An echocardiogram uses sound waves (called ultrasound) to look at the size, shape, and motion of the heart.

The test shows:

  • Four chambers of the heart
  • Heart valves and the walls of the heart
  • Blood vessels entering and leaving the heart
  • The sac that surrounds the heart

The Heart Sac

 heart sac vessels
© 2009 Nucleus Medical Media, Inc.

In addition to this standard test, there are specialized echocardiograms:

  • Contrast echocardiogram—A solution is injected into the vein and can be seen in the heart.
  • Stress echocardiogram—This records the heart's activity during a cardiac stress test]]>.
  • Echocardiogram with ]]>Doppler ultrasound]]>—This helps your doctor assess blood flow.
  • ]]>Transesophageal echocardiogram]]>—To provide clear images of the heart, the ultrasound device is put down your throat. Your doctor may need to use this view depending on what part of the heart needs to be looked at.
    • Also, if you have the following conditions, you may need this test, rather than the standard echocardiogram:


Reasons for Test

An echocardiogram may be used to:

  • Evaluate a heart murmur]]>
  • Diagnose valve conditions
  • Find changes in the heart's structure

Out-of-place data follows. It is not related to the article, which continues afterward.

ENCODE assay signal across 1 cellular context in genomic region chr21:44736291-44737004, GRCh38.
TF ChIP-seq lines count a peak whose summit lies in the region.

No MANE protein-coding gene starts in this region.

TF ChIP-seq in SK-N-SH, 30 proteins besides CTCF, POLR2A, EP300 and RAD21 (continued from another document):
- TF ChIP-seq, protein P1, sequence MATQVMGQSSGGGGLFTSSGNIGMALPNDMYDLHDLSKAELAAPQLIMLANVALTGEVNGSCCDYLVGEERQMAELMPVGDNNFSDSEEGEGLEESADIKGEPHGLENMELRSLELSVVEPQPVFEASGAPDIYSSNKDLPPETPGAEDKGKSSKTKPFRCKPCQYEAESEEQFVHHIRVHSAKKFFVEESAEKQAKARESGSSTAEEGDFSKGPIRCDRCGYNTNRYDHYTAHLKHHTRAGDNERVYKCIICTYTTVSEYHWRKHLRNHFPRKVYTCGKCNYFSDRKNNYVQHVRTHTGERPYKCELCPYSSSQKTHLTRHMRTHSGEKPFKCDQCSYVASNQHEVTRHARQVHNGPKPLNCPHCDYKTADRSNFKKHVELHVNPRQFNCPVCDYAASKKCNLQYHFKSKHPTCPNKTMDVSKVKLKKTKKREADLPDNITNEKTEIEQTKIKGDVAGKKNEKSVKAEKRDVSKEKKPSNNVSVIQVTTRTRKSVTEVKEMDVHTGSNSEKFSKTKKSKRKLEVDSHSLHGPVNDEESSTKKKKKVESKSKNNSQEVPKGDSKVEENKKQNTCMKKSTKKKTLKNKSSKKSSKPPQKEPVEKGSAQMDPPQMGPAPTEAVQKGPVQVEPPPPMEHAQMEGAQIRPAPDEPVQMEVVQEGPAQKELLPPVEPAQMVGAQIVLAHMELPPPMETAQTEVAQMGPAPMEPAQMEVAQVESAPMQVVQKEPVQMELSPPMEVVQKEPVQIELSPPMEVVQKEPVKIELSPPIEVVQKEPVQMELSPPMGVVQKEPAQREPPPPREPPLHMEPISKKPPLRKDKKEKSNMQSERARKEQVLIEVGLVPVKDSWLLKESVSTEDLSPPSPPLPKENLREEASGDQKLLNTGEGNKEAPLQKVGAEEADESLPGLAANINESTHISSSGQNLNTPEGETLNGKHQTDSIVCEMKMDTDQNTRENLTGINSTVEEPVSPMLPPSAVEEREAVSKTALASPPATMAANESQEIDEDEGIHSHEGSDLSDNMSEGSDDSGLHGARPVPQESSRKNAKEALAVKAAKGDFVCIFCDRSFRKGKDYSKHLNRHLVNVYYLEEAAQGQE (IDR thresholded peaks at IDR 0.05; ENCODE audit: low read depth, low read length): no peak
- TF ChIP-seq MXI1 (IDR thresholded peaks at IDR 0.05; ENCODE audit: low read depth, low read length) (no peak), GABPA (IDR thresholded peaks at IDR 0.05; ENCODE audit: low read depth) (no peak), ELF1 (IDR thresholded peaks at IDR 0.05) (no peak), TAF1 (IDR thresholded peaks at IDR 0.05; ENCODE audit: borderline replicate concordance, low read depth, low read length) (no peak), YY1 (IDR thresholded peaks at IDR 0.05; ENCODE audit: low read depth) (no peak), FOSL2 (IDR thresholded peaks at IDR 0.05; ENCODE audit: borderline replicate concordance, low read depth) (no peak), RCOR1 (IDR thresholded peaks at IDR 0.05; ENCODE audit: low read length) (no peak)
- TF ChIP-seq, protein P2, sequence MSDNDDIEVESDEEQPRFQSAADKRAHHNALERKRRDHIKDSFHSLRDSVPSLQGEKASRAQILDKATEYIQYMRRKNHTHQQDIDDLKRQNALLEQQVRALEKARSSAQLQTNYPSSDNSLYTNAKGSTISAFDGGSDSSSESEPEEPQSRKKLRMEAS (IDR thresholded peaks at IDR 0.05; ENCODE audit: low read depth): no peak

• Assess motion of the chamber walls and damage to the heart muscle after a ]]>heart attack]]>
  • Assess how different parts of the heart work in people with chronic heart disease
  • Determine if fluid is collecting around the heart
  • Identify growths in the heart
  • Assess and monitor congenital defects
  • Test blood flow through the heart
  • Assess heart or major blood vessel damage caused by trauma
  • Test heart function and diagnose heart and lungs problems in very ill patients
  • Assess chest pain
  • Look for blood clots within heart chambers

What to Expect

Prior to Test

Your doctor may do the following:

  • Physical exam
  • Electrocardiogram (ECG, EKG)]]>—a test that records the heart's activity by measuring electrical currents through the heart muscle

Description of Test

A gel is put on your chest. This gel helps the sound waves travel. The technician presses a small, hand-held device (called a transducer) against your skin. The transducer sends sound waves toward your heart. The sound waves are then reflected back to the device. The waves are converted into electrical impulses. These impulses become an image on the screen.

The technician can capture a still image, or videotape moving images. To get clearer and more complete images, the technician may move the transducer to different areas of your chest. You may be asked to change positions and slowly inhale, exhale, or hold your breath.

After Test

The gel is wiped from your chest.

How Long Will It Take?

30-60 minutes

Will It Hurt?



The images are analyzed by a specialist. Based on the findings, your doctor will recommend treatment or further testing.

Call Your Doctor

After the test, call your doctor if you have worsening heart-related symptoms.